first, I'd be pretty impressed...but then i'd hire a lawyer to take care of it.
          If someone is just being a dick by disrespecting my CC license, Ill
          let the community know.
          ultimately, if someone is a dick and doesnt care about reputation, not
          much i can do.

          But DRM is not for you and me.....DRM is built for business.
          they want to make sure the little people dont get their greasy hands
          on their content.
          everyone is suspect. everyone is a criminal.
          forget creating goodwill with the people who keep them rolling in cash.
          people must be stopped.
          stop.

          jay

          --
          http://jaydedman.com
          917 371 6790
        • Irina
          jay you are SO wrong. its a 12 year old kid, not a 17 year old kid! get your facts right. free john johansen! http://en.wikipedia.org/wiki/Jon_Johansen ... --
          Message 4 of 20 , Sep 3, 2007
            jay you are SO wrong.
            its a 12 year old kid, not a 17 year old kid!
            get your facts right.
            free john johansen!
            http://en.wikipedia.org/wiki/Jon_Johansen

            On 9/1/07, Jay dedman <jay.dedman@...> wrote:
            >
            > > I think people want, more than anything, the choice.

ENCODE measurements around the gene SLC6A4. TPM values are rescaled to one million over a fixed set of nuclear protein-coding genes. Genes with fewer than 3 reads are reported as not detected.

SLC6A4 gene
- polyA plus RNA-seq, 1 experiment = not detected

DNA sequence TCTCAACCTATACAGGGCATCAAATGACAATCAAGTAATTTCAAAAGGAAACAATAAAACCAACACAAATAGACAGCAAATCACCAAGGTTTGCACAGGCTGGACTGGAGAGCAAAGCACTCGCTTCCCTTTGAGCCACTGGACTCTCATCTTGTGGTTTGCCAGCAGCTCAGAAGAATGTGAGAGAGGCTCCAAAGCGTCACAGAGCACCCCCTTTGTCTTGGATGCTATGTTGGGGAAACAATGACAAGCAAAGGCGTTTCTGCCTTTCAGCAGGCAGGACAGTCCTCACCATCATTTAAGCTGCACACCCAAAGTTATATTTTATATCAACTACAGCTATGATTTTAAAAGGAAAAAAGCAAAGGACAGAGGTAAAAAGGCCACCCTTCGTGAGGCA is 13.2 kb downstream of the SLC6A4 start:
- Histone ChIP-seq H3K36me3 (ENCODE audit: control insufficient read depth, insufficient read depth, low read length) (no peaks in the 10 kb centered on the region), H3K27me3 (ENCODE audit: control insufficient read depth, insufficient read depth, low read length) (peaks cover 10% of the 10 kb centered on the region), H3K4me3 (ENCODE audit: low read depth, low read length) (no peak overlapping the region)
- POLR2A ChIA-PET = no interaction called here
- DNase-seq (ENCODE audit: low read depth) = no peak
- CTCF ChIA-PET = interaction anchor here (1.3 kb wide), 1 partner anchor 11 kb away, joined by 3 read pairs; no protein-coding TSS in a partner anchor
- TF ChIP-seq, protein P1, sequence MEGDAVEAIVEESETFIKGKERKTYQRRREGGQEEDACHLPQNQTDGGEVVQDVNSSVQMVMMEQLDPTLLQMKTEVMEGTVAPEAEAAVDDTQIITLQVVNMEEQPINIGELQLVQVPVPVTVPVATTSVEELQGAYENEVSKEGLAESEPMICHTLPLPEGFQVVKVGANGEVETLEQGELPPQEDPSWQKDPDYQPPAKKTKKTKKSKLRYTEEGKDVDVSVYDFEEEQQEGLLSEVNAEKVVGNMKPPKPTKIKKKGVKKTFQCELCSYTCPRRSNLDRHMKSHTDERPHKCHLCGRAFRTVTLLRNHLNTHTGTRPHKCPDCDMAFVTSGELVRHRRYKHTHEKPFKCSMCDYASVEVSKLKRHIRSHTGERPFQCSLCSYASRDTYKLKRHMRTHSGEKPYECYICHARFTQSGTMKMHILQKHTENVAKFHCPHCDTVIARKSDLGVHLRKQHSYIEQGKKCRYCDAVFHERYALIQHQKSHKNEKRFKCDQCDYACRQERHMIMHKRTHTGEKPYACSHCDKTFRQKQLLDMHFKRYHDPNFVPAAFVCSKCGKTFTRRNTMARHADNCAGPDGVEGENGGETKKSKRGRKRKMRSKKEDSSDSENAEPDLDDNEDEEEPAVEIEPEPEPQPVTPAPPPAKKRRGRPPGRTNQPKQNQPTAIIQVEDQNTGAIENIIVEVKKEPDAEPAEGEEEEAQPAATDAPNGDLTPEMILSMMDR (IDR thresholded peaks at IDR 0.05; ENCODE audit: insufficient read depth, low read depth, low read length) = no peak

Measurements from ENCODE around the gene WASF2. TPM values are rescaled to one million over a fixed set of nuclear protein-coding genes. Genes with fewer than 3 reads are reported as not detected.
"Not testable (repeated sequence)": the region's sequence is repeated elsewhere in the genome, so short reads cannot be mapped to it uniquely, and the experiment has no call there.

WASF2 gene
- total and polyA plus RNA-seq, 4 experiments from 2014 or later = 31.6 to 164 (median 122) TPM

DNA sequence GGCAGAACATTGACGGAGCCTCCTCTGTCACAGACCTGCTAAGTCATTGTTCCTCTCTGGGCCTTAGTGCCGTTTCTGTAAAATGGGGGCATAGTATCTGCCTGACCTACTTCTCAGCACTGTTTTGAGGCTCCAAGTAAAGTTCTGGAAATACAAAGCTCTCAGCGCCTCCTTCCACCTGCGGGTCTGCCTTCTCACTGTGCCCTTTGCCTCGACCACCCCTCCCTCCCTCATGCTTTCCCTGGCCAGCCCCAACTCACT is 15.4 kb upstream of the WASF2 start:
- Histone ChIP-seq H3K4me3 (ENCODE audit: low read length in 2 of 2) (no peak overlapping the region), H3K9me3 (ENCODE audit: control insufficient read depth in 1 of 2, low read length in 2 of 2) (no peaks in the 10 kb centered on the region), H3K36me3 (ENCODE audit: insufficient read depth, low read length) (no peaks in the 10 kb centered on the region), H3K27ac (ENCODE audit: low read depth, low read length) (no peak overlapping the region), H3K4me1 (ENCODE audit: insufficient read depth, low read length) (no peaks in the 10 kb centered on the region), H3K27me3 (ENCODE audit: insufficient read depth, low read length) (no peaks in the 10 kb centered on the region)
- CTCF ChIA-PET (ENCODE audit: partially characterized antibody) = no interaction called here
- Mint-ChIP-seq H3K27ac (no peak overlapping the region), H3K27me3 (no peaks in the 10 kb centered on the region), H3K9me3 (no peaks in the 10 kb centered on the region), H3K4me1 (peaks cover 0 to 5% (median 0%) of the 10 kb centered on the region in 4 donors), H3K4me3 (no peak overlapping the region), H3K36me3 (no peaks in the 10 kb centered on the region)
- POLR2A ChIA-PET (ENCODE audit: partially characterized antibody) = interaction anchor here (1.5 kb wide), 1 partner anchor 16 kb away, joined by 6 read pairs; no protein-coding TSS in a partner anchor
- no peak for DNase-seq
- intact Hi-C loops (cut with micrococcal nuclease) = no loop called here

> > The thing people hate about DRM is it being forced on them and
            > > limiting their fair use rights.
            > > I think that letting content creators choose how to publish their
            > > content is the way forward. DRM is never going to be a one size fits
            > > all solution to the problem. At the end of the day, even DRM is a
            > > tool that is useful to some people and will continue to be in the
            > > future.
            > > I would hope that no platform provider takes an absolute stance on
            > > the issue, but allows creators the freedom to build their content and
            > > their business model in a way that makes sense for them.
            >
            > Here's the real story: DRM doesnt work.
            > companies spend thousands of hours building it, and millions of
            > dollars implementing it.
            > They do it through software and hardware.
            > Then some 17 year old kids spend a weekend to crack it.
            >
            > So Richard's advice for blip to not waste time on DRM is a good one.
            > if someone wants something bad enough, they're going to get it.
            >
            > We have Creative Commons licenses.
            > Its clear...and its about trusting people to be smart and respectful.
            >
            > I dont need DRM to lock down my videos.
            > Let's say someone grabs my videos and starts making millions of
            > dollars....
            > first, I'd be pretty impressed...but then i'd hire a lawyer to take care
            > of it.
            > If someone is just being a dick by disrespecting my CC license, Ill
            > let the community know.
            > ultimately, if someone is a dick and doesnt care about reputation, not